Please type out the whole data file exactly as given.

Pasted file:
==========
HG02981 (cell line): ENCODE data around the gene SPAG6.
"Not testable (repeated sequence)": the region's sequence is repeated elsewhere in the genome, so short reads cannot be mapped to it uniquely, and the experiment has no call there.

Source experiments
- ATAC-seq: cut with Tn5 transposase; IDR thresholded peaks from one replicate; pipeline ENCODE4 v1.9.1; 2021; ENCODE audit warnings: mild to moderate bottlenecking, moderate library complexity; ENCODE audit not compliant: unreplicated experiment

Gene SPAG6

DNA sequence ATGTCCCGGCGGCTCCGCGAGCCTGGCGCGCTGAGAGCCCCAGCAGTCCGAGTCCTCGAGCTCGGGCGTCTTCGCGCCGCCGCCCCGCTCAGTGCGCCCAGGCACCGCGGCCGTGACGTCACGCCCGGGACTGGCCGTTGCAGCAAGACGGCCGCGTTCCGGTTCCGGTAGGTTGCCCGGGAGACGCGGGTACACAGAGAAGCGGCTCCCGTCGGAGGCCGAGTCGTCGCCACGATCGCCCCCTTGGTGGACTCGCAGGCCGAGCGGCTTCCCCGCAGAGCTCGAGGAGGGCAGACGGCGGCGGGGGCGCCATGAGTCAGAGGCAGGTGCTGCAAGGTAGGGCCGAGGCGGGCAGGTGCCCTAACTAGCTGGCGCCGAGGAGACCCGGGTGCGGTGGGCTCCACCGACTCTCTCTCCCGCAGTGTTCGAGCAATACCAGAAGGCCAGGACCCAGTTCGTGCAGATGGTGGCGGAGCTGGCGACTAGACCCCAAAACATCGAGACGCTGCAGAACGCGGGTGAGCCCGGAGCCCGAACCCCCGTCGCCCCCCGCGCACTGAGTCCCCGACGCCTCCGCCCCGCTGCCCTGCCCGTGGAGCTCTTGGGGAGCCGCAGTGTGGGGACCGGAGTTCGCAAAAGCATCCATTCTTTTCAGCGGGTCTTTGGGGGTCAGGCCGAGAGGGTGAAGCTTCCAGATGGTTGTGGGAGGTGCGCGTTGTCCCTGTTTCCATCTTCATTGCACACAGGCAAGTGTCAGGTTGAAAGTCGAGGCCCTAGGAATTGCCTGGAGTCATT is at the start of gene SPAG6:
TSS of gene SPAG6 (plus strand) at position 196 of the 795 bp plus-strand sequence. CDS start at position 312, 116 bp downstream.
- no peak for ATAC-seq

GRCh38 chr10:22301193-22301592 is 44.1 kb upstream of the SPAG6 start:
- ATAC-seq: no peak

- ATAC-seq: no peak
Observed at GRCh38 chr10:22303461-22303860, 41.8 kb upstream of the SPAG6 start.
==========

HG02981 (cell line): ENCODE data around the gene SPAG6.
"Not testable (repeated sequence)": the region's sequence is repeated elsewhere in the genome, so short reads cannot be mapped to it uniquely, and the experiment has no call there.

Source experiments
- ATAC-seq: cut with Tn5 transposase; IDR thresholded peaks from one replicate; pipeline ENCODE4 v1.9.1; 2021; ENCODE audit warnings: mild to moderate bottlenecking, moderate library complexity; ENCODE audit not compliant: unreplicated experiment

Gene SPAG6

DNA sequence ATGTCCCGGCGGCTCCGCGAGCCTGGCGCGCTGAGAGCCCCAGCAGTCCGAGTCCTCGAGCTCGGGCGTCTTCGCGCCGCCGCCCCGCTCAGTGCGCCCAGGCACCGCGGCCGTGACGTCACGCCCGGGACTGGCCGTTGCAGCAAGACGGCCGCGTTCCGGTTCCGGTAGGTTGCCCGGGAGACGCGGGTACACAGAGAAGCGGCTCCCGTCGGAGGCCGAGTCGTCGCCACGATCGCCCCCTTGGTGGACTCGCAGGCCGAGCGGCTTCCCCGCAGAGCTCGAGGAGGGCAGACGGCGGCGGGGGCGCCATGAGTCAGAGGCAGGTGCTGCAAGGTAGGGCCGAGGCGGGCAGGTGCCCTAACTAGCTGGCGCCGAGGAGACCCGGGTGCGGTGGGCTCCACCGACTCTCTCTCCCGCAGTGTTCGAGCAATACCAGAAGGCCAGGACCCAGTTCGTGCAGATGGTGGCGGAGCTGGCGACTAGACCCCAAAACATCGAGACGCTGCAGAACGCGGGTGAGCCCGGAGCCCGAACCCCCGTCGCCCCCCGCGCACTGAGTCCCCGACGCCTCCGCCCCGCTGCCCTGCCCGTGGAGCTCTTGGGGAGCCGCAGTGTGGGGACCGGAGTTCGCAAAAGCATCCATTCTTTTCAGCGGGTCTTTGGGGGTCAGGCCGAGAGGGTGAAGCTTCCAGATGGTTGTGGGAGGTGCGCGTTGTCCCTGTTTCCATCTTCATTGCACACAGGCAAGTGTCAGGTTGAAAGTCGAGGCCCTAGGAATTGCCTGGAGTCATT is at the start of gene SPAG6:
TSS of gene SPAG6 (plus strand) at position 196 of the 795 bp plus-strand sequence. CDS start at position 312, 116 bp downstream.
- no peak for ATAC-seq

GRCh38 chr10:22301193-22301592 is 44.1 kb upstream of the SPAG6 start:
- ATAC-seq: no peak

- ATAC-seq: no peak
Observed at GRCh38 chr10:22303461-22303860, 41.8 kb upstream of the SPAG6 start.